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Romano-British villa 350m south east of Abbotswood

A Scheduled Monument in Stow-on-the-Wold, Gloucestershire

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Coordinates

Latitude: 51.9345 / 51°56'4"N

Longitude: -1.7325 / 1°43'56"W

OS Eastings: 418489.040069

OS Northings: 226257.180204

OS Grid: SP184262

Mapcode National: GBR 4PW.LTR

Mapcode Global: VHB1P.XMGV

Entry Name: Romano-British villa 350m south east of Abbotswood

Scheduled Date: 7 May 1948

Last Amended: 9 August 1994

Source: Historic England

Source ID: 1009163

English Heritage Legacy ID: 22912

County: Gloucestershire

Civil Parish: Stow-on-the-Wold

Built-Up Area: Stow-on-the-Wold

Traditional County: Gloucestershire

Lieutenancy Area (Ceremonial County): Gloucestershire

Church of England Parish: The Swells

Church of England Diocese: Gloucester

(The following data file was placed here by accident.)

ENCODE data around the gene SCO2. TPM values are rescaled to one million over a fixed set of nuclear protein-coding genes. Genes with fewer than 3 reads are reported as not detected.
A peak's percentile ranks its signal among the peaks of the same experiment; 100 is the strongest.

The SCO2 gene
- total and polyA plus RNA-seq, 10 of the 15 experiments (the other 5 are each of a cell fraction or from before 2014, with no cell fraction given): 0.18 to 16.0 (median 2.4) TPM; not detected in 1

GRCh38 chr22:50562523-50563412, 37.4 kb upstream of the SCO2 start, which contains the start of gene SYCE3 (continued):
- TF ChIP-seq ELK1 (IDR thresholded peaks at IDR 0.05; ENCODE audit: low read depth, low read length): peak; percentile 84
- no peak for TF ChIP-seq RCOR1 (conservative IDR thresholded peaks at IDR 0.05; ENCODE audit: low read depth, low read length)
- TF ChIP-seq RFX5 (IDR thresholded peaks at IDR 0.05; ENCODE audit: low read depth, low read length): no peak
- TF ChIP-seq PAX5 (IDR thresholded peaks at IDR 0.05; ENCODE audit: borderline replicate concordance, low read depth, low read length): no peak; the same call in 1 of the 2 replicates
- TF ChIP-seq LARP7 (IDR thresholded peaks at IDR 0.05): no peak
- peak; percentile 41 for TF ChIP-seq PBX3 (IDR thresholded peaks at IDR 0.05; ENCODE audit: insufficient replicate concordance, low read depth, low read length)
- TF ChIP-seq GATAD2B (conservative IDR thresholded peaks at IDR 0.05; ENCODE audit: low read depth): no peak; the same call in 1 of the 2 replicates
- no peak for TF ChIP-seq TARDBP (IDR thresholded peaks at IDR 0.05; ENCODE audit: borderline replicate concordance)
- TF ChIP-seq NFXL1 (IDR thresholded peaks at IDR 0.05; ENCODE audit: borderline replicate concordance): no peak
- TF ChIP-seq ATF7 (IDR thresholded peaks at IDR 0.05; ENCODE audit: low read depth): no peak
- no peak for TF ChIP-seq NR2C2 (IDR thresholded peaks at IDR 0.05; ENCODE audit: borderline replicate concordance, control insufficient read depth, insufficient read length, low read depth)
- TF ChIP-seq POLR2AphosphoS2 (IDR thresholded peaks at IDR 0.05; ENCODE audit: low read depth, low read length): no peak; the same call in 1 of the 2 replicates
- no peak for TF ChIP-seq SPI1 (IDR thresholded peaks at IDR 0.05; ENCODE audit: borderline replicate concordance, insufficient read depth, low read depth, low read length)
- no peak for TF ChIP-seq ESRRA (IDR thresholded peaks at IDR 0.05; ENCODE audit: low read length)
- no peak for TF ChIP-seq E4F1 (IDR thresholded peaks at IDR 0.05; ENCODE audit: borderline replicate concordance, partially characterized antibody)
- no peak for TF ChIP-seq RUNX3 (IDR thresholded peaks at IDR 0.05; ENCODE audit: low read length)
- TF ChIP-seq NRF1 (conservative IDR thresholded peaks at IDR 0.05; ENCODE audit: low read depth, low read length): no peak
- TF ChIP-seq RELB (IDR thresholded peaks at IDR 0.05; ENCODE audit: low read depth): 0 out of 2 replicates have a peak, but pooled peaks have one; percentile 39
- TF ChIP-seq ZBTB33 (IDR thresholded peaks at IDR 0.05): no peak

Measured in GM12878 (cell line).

Details

The monument includes a Romano-British villa situated on a south-facing slope
overlooking a river valley, 350m south east of Abbotswood, in an area of the
Cotswold Hills.
The villa, which includes a main building and a series of outbuildings and
yards, was discovered in 1862 during digging for building stone. Subsequent
excavations of the main building in the same year revealed a range of three
rooms, orientated north-south with dimensions of 7.3m in width and 7.6m, 9.7m
and 13.7m in length respectively. The southern room was flanked by a stone
pitched corridor to the west and a passage also extended into the north of the
northern room. The southern room contained traces of a stone pitched floor.
There is also mention of a hypocaust. The walls of these features are now
visible as a series of ridges 2m-3m wide and c.0.25m-0.35m high, indicating
their survival as buried remains.
The excavations also identified further building debris around the periphery
demonstrating more extensive remains. Extensions to the walls of the structure
and additional rectangular structures or yards are visible on aerial
photographs, although these features cannot be easily traced on the ground.
There are known to be stone foundations of a circular structure 9m in diameter
and traces of a wall 35m long approximately 40m south of the main building.